The Government of Cyprus has announced that, as part of the bailout package agreed with the Troika (the European Central Bank, the International Monetary Fund and the European Commission), two of its largest banks – the Bank of Cyprus and Laiki Bank – will be restructured, and that capital controls will be imposed “exceptionally and temporarily” to avoid capital flight. Current reports indicate that depositors who hold over €100,000 in these banks, together with the banks’ shareholders and bondholders, are all likely to face substantial, and, as yet, undefined losses.

This action raises immediate concerns regarding obligations at international law under a number of bilateral investment treaties to which Cyprus is party (including with Belgium, Bulgaria, Czech Republic, Egypt, Hungary, India, Lebanon, Luxembourg, Poland, and Romania). The losses likely to be suffered may constitute unlawful expropriation in breach of these treaties. Questions are also likely to be raised regarding Cyprus’ obligations to accord foreign investors fair and equal treatment and permit the free transfer of payments abroad.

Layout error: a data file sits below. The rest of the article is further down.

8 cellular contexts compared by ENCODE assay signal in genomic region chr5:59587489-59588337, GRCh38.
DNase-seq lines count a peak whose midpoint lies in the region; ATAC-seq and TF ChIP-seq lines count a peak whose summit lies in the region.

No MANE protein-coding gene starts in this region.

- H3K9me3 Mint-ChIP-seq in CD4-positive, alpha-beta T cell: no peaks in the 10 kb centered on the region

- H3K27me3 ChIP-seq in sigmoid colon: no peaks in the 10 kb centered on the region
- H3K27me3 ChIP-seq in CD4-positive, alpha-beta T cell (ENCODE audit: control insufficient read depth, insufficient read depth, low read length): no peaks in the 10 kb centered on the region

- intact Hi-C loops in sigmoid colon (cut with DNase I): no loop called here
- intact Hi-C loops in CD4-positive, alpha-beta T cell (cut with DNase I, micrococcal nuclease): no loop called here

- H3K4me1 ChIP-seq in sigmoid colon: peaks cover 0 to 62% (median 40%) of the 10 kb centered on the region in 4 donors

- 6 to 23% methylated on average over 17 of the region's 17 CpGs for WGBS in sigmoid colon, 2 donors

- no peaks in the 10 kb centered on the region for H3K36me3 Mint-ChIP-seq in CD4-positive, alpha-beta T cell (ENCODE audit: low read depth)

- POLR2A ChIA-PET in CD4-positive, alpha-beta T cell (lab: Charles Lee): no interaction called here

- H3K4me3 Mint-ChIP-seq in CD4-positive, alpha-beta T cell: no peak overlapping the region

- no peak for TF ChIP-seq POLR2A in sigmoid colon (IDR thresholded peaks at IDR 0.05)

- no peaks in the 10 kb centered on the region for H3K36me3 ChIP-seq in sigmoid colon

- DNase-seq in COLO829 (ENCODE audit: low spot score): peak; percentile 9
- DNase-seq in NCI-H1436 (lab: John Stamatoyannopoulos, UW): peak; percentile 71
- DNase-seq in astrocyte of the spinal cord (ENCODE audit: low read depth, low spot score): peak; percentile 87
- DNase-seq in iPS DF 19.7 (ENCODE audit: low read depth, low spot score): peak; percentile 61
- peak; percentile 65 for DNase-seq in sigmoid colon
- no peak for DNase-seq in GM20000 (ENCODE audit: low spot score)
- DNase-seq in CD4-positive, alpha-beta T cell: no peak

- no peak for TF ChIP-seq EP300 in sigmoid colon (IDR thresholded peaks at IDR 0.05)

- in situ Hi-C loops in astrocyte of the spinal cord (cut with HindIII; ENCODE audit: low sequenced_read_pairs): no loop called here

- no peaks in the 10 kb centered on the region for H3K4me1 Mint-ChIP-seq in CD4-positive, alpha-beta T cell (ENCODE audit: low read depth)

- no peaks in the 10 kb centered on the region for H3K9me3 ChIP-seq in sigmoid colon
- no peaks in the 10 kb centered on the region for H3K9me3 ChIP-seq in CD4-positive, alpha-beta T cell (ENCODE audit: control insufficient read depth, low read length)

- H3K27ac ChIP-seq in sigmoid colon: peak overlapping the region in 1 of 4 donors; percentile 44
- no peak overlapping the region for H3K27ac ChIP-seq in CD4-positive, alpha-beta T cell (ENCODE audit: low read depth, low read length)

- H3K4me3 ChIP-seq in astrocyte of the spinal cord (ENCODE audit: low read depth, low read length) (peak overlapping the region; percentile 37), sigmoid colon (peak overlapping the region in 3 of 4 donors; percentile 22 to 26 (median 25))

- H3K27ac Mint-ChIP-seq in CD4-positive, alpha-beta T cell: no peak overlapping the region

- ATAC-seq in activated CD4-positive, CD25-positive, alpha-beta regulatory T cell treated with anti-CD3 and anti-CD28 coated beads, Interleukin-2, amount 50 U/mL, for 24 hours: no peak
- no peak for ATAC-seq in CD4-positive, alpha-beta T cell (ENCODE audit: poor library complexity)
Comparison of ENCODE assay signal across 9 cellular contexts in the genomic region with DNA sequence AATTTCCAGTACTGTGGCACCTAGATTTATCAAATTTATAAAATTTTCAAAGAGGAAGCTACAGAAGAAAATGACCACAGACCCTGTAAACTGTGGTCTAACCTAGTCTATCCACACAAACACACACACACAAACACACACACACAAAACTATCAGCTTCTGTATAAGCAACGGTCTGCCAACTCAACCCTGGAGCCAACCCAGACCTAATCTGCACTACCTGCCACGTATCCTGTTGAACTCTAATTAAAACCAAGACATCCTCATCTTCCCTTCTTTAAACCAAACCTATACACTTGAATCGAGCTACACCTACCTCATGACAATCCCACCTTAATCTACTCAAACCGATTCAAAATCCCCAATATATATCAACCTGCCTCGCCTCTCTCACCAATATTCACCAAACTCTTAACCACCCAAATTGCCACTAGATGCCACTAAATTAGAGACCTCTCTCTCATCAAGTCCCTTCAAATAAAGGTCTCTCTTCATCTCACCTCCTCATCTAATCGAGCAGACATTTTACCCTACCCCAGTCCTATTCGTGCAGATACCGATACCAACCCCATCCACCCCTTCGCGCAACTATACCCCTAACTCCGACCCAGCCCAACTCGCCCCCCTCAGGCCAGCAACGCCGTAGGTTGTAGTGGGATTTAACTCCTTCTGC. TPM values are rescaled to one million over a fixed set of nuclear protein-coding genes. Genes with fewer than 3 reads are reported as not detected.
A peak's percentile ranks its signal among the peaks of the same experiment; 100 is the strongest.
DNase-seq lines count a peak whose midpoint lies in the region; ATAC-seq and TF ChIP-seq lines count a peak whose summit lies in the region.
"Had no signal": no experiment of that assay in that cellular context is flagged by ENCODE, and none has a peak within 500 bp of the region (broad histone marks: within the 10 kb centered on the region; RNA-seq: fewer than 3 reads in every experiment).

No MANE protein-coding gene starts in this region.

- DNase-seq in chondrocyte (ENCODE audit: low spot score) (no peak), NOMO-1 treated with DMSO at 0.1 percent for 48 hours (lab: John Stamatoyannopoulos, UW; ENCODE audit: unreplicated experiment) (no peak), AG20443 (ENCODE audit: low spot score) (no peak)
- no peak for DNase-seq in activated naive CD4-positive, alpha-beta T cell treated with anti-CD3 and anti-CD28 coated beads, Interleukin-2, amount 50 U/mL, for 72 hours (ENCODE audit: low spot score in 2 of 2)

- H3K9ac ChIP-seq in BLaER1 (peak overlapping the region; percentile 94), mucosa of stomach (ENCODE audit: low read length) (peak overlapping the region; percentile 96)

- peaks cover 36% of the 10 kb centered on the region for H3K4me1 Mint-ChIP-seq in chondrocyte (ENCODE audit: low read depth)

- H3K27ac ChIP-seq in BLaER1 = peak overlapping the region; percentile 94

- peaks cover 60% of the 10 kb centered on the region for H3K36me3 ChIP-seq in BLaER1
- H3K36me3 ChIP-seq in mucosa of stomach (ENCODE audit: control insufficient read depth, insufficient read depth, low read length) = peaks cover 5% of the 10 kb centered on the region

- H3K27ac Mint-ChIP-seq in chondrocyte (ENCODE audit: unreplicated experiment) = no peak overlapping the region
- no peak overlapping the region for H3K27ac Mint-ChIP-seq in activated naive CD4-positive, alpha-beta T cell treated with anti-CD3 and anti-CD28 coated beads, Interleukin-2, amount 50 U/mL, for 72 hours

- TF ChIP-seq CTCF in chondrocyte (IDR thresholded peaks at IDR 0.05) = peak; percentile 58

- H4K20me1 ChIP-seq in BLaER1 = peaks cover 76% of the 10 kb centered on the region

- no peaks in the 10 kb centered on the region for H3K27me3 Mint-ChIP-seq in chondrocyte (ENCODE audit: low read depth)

Whether the precise form of the proposed restructuring (initially proposed as a tax on large deposit holders) will allow Cyprus successfully to avoid these obligations is as yet unknown, as is the position of the Cypriot Government, which could seek to avoid its obligations under public international law.

In addition, the current uncertainty surrounding the use of measures to control capital movements out of Cyprus is a new development in the Eurozone crisis and one that may raise its own issues under the relevant provisions of the Treaty on the Functioning of the European Union.